The Register’s circulation takes another big fall

Mezvinskys, Kushners, Clintons and Trumps

CITYVIEW

For the first time in close to 100 years — since the early 1920s — fewer than 100,000 people across the state now are getting the Des Moines Sunday Register delivered to their doorsteps or mailboxes. Sales at newsstands are declining, too.

For the quarter ended March 31, paid circulation of the print edition of the Sunday Register totaled 120,032 — down 10,065 copies from the 130,097 copies sold a year earlier. That’s a drop of 7.7%. Delivered subscriptions fell to 98,858 in the March quarter, down from 104,711 a year earlier.

In 1951 — before television bloomed and before the Internet was conceived — the circulation peaked at 553,000. The circulation today is 25,000 less than it was in 1925.

In the four-county metro area — Polk, Dallas, Warren and Story counties — the Sunday circulation has dropped to 69,703, with slightly fewer than 60,000 of those being delivered to doorsteps and mailboxes, according to the latest report from auditedmedia.com. The metro circulation was 75,522 a year ago.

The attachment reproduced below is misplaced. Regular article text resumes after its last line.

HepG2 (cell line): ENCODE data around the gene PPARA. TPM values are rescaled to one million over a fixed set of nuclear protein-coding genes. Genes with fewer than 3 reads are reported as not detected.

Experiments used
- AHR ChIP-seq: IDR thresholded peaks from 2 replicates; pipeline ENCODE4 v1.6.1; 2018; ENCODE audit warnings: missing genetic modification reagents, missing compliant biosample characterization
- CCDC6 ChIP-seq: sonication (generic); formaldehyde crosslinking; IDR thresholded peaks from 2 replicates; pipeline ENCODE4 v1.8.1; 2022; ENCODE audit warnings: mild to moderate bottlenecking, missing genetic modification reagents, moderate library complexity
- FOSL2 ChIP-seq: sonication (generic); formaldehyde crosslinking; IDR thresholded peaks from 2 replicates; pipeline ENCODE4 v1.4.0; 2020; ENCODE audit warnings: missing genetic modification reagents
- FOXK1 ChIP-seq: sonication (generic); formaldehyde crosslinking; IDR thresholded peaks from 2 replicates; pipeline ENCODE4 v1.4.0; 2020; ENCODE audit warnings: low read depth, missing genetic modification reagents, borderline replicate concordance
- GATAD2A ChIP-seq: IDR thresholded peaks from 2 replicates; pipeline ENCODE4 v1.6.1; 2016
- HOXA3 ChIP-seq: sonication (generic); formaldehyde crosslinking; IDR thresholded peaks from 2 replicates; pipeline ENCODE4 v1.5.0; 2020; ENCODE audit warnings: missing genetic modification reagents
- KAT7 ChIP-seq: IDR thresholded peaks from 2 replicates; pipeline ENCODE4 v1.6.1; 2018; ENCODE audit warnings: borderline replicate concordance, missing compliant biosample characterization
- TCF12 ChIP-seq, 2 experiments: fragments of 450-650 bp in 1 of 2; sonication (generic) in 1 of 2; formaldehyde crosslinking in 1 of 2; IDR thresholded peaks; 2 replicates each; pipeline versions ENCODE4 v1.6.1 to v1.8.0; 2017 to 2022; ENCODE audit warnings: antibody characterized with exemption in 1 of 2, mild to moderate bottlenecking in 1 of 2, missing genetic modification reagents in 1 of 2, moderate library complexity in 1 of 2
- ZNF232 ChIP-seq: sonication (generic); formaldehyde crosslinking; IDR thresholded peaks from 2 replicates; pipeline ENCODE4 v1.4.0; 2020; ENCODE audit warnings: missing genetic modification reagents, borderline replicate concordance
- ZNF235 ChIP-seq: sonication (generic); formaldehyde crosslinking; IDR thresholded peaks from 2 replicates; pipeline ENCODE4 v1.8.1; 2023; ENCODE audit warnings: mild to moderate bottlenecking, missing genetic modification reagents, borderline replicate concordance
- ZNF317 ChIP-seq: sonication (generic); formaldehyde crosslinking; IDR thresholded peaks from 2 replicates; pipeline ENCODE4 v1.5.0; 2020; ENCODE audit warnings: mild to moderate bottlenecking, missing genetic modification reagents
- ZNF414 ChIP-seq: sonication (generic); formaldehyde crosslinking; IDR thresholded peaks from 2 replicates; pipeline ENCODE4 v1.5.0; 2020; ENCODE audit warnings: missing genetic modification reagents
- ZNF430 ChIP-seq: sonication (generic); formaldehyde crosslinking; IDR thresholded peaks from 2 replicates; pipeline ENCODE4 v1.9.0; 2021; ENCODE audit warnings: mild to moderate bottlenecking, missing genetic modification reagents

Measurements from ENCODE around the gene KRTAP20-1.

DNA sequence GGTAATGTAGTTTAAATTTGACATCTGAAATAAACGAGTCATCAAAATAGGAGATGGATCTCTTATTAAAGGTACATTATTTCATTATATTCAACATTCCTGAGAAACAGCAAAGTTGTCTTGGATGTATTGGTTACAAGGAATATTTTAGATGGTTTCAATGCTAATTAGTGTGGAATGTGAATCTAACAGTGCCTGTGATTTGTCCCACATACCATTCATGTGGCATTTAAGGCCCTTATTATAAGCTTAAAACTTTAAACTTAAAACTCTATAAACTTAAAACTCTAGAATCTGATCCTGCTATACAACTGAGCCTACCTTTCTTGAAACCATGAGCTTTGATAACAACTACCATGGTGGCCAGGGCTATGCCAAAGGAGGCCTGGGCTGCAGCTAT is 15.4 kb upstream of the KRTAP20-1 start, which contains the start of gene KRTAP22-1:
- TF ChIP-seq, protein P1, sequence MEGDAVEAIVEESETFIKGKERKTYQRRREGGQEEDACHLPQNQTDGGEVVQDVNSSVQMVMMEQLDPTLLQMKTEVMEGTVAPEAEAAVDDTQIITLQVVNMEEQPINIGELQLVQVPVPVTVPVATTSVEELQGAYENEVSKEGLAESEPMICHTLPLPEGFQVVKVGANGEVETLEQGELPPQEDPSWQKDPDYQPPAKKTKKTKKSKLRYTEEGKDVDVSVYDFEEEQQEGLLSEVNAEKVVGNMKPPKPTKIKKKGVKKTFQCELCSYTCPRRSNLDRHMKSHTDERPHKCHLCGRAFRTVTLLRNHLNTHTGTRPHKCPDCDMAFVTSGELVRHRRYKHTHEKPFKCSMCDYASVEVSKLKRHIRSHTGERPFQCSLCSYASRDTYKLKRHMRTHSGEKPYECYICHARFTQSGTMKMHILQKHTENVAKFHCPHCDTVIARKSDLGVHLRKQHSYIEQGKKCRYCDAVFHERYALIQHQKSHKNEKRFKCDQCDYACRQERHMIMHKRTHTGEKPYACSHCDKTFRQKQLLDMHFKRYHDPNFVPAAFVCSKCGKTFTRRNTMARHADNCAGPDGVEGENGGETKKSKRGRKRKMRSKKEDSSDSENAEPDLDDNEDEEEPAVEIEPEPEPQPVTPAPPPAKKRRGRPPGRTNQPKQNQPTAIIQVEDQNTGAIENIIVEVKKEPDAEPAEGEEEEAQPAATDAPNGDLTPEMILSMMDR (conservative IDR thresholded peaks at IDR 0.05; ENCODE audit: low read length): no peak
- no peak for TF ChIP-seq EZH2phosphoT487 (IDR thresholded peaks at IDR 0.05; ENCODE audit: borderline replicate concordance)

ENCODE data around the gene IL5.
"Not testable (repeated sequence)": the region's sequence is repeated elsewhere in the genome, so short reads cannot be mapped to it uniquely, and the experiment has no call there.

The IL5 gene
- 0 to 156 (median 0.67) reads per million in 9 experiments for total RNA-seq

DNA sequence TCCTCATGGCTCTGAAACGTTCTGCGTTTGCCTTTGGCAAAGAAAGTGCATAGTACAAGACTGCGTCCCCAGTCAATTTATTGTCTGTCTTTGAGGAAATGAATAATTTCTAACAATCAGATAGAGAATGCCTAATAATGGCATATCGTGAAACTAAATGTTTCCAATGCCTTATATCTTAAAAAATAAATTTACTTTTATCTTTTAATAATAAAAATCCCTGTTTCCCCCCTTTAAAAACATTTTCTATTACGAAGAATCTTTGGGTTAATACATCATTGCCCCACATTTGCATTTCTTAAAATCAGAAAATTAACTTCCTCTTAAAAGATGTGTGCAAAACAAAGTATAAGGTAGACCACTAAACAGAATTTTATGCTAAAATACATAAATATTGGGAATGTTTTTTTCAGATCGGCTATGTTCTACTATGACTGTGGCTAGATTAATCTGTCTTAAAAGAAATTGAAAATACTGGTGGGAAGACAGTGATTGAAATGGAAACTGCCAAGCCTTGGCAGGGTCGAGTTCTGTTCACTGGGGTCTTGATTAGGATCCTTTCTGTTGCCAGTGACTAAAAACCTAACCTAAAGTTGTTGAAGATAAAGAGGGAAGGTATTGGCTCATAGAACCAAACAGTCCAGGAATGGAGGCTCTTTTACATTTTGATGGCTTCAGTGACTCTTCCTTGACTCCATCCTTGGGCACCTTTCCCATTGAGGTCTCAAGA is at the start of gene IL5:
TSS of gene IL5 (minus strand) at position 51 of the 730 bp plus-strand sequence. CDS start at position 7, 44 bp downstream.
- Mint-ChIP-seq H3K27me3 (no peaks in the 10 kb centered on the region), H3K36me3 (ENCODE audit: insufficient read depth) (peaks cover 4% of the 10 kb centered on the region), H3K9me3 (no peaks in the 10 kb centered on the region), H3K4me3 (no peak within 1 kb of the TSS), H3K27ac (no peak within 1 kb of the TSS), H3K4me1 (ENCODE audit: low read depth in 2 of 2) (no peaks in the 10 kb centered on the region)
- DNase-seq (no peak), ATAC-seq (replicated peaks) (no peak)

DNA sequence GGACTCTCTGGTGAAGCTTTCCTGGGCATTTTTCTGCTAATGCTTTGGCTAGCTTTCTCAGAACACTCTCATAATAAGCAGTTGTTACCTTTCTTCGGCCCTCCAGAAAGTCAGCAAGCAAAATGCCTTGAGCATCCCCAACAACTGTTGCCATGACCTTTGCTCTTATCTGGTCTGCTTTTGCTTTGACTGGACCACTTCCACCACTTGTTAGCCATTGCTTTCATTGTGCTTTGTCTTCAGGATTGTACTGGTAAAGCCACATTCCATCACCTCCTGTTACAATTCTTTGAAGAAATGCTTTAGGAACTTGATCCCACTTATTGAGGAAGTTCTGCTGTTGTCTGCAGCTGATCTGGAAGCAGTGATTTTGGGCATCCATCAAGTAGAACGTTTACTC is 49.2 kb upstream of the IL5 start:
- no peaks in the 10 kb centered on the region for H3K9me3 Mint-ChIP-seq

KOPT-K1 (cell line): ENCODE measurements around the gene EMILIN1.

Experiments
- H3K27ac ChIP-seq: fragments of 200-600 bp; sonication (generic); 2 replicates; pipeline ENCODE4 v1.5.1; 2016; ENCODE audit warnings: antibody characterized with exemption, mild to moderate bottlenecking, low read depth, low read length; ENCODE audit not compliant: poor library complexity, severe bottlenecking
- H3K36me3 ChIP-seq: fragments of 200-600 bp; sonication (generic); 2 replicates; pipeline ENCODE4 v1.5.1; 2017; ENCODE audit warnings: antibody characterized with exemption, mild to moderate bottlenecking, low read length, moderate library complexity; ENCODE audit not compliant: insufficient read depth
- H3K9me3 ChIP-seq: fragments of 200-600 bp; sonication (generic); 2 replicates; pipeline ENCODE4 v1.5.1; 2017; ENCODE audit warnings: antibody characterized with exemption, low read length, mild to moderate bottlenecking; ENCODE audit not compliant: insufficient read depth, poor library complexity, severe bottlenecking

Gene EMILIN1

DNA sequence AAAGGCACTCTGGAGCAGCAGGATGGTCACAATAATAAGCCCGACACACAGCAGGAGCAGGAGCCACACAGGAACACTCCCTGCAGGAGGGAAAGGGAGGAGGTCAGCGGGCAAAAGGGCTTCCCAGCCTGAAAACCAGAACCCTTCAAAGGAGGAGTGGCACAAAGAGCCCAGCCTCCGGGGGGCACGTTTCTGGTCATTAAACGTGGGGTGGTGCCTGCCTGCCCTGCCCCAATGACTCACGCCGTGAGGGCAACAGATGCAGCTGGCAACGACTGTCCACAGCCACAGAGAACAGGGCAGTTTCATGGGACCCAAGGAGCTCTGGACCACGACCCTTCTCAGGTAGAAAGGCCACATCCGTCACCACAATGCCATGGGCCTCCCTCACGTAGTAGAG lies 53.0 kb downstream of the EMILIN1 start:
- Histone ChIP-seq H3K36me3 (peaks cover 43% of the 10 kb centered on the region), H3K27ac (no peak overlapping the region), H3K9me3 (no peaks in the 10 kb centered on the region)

Digital subscriptions are coming nowhere close to filling the gap. In the latest quarter, digital replica subscriptions — the digital version that contains all the news and most of the advertising that is in the print edition — totaled 2,582, up 733 copies from the 1,849 of a year earlier.

The Register is not alone. Last year, print and digital circulation of Sunday newspapers fell 4% nationwide. Print and digital circulation of weekday newspapers fell 7%.

The daily Register circulation in the March quarter fell 7.3% to 63,985 from 69,083 a year before. In the four-county market that the Register considers its home territory, the Monday-to-Friday circulation dropped to 41,608 from 44,976.

The Register doesn’t report its finances, but its parent company does. If you factor out results from newspapers Gannett has bought in the past year, its overall circulation was down around 9% and its advertising revenue about 10% in the most recent quarter. The results don’t seem to have been reported in the Register.